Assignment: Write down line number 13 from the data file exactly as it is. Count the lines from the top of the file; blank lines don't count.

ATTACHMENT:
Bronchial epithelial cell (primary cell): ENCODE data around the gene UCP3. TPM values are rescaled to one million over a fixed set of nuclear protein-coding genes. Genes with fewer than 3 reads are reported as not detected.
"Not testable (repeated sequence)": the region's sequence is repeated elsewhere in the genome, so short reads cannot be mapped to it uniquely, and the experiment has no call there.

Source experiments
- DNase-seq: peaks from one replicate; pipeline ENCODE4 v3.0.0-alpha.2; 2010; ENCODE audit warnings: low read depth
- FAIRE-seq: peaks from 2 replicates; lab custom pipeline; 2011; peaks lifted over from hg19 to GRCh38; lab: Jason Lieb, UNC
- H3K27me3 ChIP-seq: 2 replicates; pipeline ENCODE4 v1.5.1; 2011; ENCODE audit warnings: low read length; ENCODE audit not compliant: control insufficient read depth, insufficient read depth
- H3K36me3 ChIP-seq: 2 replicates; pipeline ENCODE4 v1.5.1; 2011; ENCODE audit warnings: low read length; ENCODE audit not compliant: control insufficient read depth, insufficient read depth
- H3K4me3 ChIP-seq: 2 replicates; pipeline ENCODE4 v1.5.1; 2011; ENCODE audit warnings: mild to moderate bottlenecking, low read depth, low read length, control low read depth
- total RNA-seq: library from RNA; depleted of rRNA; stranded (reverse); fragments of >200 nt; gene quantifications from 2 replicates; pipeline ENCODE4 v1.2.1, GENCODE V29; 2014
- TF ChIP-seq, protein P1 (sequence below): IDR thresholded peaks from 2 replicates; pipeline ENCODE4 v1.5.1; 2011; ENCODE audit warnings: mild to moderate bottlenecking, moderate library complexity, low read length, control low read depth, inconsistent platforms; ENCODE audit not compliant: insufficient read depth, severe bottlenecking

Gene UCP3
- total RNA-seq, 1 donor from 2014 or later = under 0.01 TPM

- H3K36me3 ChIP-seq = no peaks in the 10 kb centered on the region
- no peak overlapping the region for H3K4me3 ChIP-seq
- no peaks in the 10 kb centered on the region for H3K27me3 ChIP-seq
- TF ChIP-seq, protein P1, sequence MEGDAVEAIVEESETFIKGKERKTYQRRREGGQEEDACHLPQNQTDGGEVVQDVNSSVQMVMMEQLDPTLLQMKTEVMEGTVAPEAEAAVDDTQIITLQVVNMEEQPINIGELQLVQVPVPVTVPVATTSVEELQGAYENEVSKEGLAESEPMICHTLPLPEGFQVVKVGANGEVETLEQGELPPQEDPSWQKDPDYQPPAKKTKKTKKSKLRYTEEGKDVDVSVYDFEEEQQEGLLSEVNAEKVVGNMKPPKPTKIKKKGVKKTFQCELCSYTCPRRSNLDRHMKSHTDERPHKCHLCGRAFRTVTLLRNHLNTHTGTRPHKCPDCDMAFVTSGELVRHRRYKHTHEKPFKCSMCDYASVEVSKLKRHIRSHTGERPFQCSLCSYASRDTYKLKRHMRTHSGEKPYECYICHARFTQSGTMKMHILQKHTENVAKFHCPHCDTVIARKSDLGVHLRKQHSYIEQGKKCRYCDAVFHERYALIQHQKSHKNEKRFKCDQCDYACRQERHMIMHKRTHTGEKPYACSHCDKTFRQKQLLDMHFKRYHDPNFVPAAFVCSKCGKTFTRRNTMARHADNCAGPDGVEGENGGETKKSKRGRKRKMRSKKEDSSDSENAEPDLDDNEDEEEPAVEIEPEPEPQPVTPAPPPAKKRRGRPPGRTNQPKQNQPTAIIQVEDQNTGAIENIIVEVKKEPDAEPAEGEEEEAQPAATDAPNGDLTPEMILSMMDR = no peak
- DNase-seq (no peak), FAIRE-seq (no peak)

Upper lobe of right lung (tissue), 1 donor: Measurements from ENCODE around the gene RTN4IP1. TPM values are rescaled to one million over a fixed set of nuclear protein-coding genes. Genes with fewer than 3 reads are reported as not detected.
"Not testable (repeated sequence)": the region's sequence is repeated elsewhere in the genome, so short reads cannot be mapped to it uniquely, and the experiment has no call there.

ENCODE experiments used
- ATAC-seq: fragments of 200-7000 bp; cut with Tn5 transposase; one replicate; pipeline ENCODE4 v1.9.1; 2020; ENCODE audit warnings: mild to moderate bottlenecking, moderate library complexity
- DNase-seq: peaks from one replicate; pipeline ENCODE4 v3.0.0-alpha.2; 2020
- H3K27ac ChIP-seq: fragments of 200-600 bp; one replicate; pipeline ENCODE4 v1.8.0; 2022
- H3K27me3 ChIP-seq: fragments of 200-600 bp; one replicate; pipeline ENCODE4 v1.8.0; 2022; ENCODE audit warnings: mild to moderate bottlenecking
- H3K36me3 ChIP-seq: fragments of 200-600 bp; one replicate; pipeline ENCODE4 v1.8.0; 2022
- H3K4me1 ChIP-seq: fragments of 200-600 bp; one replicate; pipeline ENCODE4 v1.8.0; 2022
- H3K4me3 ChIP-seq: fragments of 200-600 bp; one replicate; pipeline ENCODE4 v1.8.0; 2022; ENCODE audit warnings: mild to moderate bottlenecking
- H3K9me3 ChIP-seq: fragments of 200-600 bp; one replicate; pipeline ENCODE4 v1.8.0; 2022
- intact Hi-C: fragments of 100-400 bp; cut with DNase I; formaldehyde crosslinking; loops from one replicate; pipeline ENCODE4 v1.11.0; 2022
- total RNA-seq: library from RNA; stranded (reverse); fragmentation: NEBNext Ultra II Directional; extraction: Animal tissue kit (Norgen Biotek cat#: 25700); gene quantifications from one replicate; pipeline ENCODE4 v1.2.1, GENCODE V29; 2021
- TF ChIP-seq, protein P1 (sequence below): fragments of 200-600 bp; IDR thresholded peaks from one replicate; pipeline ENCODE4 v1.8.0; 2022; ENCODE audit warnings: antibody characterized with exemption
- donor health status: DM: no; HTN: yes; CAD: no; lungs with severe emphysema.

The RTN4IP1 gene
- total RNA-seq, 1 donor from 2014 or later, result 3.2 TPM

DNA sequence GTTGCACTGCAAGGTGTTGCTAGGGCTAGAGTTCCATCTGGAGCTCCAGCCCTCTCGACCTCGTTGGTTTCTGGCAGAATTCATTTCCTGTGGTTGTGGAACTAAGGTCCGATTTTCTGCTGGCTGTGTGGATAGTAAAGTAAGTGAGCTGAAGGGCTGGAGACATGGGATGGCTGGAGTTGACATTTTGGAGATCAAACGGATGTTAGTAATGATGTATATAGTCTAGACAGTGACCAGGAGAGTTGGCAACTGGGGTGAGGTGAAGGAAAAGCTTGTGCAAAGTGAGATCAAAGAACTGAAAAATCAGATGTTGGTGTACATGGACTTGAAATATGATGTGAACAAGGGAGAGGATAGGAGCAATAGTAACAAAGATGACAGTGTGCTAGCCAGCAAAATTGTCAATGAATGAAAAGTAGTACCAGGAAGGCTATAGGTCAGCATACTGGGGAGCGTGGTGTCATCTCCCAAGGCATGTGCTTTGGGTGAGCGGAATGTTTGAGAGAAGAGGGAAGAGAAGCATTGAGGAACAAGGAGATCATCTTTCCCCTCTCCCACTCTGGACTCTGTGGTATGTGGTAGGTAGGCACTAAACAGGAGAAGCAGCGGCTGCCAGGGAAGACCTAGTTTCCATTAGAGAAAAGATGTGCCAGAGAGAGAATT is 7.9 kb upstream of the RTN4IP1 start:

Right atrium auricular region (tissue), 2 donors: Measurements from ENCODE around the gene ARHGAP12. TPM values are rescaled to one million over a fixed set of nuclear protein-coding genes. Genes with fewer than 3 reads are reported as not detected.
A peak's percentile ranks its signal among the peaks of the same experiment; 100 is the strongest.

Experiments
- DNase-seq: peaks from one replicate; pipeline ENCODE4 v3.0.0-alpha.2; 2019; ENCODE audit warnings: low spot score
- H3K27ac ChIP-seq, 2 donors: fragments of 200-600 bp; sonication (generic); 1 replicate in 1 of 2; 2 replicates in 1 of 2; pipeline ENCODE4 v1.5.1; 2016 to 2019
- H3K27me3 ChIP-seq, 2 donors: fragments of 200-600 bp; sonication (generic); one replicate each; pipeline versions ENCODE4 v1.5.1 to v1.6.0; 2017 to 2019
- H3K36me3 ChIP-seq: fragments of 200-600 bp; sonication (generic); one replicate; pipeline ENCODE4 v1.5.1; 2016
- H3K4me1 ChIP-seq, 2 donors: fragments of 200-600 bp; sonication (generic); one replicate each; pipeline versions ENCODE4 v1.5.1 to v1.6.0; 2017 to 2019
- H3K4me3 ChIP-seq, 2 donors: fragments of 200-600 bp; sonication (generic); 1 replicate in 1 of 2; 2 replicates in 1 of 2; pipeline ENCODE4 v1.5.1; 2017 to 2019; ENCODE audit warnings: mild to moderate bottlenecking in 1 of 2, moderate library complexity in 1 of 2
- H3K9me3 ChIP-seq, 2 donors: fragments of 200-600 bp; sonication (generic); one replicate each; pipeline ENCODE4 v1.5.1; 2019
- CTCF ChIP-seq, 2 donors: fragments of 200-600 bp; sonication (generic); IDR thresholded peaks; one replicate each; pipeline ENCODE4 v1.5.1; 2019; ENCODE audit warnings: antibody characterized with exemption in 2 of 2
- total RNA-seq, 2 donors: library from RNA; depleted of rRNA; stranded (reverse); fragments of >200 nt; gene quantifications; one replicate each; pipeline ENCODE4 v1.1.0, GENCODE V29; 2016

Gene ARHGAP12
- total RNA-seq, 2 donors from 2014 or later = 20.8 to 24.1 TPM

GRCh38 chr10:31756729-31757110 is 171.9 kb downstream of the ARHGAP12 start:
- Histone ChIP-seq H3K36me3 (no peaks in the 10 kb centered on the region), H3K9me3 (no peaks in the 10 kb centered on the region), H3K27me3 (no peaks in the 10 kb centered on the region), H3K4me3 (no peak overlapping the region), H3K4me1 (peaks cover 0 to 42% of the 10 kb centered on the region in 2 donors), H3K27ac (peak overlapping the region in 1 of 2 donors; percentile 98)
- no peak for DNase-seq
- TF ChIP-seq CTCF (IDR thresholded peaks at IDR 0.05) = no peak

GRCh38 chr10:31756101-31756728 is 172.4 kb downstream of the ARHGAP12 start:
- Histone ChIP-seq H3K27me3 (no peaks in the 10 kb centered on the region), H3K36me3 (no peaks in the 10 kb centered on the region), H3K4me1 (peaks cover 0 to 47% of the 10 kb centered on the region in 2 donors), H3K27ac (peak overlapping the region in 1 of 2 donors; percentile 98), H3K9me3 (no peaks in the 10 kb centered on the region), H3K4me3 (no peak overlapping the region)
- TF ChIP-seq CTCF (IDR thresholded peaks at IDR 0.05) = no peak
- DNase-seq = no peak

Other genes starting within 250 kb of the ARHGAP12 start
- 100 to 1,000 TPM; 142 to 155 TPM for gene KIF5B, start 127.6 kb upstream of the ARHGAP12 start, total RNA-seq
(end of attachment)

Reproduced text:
- H3K36me3 ChIP-seq = no peaks in the 10 kb centered on the region